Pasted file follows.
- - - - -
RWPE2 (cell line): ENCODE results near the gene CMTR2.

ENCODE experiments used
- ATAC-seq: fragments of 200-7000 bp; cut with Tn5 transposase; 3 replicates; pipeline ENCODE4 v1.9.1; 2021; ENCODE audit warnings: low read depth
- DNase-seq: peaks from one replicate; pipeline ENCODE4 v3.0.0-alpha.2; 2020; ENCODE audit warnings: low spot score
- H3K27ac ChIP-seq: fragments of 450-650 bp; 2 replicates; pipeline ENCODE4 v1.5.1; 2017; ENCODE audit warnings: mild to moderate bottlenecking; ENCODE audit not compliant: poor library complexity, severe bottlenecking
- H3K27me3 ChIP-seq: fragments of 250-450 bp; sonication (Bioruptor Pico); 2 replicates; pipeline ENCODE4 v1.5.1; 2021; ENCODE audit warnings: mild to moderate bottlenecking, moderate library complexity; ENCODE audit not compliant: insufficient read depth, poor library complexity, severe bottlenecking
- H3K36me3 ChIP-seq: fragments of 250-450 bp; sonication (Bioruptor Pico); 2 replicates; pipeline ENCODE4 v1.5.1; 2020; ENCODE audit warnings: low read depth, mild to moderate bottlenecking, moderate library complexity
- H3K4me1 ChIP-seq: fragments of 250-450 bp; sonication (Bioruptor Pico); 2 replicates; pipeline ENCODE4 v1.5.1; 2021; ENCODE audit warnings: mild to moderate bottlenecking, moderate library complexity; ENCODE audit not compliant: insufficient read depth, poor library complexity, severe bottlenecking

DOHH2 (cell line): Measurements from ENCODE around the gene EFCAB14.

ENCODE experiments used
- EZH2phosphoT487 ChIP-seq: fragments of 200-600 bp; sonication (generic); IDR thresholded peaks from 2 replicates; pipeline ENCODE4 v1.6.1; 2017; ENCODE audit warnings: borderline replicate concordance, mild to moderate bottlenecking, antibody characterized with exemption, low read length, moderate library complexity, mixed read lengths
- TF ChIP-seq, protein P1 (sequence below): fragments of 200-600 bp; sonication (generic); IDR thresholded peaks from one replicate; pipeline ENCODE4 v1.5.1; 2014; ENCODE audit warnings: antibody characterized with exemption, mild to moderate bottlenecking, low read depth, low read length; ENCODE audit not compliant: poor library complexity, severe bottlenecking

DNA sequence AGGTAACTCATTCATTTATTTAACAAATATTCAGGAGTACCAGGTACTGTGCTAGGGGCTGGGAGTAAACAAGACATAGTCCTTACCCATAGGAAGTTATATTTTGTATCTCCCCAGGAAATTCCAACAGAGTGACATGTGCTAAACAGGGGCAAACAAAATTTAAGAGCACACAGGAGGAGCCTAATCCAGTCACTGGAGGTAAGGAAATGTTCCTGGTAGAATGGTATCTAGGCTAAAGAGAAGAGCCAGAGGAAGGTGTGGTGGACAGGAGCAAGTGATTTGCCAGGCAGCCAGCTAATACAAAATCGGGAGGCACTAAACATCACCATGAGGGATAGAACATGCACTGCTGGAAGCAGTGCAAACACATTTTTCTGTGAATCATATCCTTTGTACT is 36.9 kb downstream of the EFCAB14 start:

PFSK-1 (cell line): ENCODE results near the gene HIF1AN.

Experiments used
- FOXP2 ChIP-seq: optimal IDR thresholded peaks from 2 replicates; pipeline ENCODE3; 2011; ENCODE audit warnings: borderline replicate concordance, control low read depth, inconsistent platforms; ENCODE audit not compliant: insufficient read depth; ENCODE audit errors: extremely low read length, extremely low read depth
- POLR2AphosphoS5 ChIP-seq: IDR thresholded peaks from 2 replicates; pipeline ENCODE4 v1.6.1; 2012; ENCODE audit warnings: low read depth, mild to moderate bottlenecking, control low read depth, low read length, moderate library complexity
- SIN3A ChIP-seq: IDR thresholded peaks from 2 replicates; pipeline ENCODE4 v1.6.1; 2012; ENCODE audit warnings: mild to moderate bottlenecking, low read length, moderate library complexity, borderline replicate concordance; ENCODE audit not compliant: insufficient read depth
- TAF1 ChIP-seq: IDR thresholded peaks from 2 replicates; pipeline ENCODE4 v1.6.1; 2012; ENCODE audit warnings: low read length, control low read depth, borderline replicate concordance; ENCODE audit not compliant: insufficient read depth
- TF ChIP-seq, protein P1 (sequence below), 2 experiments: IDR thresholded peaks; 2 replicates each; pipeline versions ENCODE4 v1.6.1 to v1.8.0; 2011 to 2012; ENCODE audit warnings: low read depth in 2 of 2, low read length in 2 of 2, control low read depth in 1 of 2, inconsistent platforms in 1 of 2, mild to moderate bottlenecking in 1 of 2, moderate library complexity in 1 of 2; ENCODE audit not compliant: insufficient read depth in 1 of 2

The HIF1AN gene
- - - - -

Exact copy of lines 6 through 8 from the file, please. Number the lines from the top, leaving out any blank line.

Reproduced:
- H3K27me3 ChIP-seq: fragments of 250-450 bp; sonication (Bioruptor Pico); 2 replicates; pipeline ENCODE4 v1.5.1; 2021; ENCODE audit warnings: mild to moderate bottlenecking, moderate library complexity; ENCODE audit not compliant: insufficient read depth, poor library complexity, severe bottlenecking
- H3K36me3 ChIP-seq: fragments of 250-450 bp; sonication (Bioruptor Pico); 2 replicates; pipeline ENCODE4 v1.5.1; 2020; ENCODE audit warnings: low read depth, mild to moderate bottlenecking, moderate library complexity
- H3K4me1 ChIP-seq: fragments of 250-450 bp; sonication (Bioruptor Pico); 2 replicates; pipeline ENCODE4 v1.5.1; 2021; ENCODE audit warnings: mild to moderate bottlenecking, moderate library complexity; ENCODE audit not compliant: insufficient read depth, poor library complexity, severe bottlenecking